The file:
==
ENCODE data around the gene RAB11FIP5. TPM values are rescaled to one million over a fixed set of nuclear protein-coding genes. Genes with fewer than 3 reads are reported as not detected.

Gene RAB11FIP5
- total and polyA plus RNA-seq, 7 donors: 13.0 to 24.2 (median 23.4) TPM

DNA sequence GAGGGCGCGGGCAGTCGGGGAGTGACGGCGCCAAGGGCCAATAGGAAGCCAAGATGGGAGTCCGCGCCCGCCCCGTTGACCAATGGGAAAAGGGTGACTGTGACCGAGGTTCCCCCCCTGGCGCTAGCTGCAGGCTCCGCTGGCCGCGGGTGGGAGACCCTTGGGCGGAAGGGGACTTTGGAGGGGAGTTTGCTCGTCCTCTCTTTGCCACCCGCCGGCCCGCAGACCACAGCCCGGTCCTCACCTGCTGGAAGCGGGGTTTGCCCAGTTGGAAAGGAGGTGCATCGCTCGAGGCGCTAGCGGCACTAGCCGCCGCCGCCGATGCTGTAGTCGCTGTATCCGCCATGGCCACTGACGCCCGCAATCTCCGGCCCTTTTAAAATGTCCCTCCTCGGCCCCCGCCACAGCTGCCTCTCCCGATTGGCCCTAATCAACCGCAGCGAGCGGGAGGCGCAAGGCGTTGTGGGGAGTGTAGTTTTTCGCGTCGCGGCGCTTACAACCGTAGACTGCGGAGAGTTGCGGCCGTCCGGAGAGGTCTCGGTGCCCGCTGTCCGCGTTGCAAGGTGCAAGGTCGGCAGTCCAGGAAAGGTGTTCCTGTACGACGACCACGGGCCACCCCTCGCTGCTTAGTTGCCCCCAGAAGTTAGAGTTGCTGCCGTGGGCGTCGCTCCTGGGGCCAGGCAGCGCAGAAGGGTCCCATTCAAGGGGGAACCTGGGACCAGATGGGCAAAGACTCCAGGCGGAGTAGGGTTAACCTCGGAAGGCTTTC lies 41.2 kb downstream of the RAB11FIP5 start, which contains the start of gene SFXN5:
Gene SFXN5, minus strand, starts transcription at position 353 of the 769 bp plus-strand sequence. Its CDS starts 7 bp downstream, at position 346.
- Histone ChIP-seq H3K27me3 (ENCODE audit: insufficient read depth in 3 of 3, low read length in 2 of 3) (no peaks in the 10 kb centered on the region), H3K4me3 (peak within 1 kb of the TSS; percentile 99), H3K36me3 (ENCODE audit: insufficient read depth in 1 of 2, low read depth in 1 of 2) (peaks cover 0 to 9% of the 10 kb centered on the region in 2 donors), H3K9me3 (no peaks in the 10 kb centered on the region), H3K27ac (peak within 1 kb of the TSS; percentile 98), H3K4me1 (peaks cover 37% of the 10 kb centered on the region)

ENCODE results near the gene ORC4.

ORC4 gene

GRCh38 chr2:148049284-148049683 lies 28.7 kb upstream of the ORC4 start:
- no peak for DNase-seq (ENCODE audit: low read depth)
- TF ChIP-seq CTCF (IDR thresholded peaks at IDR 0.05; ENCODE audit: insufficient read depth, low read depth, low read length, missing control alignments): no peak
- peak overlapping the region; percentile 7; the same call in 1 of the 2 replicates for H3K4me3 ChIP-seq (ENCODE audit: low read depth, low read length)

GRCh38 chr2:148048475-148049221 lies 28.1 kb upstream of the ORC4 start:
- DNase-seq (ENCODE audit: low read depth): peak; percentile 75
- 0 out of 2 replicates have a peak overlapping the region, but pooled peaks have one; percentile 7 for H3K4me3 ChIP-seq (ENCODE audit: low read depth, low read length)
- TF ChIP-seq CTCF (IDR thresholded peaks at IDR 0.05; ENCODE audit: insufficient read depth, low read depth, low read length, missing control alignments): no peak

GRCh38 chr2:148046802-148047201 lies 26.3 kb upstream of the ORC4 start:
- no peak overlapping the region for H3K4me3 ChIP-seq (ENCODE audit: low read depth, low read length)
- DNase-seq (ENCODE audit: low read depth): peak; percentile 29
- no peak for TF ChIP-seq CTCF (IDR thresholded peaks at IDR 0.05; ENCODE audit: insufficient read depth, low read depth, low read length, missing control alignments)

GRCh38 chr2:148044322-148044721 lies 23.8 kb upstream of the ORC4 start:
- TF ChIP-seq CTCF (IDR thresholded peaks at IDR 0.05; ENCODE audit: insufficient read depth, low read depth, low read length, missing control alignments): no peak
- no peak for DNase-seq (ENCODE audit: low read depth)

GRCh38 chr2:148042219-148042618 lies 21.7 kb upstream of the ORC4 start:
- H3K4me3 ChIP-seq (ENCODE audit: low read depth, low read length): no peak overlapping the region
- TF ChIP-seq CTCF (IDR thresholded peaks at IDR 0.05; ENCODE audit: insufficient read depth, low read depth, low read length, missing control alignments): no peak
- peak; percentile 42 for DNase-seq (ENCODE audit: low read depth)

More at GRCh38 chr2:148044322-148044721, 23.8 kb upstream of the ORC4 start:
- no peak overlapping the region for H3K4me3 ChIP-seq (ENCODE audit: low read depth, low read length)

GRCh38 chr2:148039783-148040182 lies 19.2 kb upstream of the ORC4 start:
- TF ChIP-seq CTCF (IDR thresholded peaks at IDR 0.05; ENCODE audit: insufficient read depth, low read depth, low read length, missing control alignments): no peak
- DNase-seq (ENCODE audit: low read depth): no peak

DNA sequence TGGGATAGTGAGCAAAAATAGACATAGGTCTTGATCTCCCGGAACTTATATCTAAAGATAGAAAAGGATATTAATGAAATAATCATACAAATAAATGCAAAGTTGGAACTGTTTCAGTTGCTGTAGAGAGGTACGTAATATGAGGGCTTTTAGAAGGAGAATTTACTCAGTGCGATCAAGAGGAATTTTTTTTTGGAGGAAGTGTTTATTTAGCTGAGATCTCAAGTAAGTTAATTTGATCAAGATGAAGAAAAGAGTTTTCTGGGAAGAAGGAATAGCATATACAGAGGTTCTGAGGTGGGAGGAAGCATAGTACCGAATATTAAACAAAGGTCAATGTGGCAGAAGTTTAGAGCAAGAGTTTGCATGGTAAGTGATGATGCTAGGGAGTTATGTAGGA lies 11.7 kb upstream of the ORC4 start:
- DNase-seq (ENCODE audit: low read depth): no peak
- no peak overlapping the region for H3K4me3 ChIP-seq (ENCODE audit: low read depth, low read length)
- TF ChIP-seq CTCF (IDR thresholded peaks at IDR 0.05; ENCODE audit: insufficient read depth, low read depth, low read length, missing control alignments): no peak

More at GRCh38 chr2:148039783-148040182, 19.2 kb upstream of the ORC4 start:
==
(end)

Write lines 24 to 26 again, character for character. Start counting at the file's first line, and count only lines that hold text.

GRCh38 chr2:148042219-148042618 lies 21.7 kb upstream of the ORC4 start:
- H3K4me3 ChIP-seq (ENCODE audit: low read depth, low read length): no peak overlapping the region
- TF ChIP-seq CTCF (IDR thresholded peaks at IDR 0.05; ENCODE audit: insufficient read depth, low read depth, low read length, missing control alignments): no peak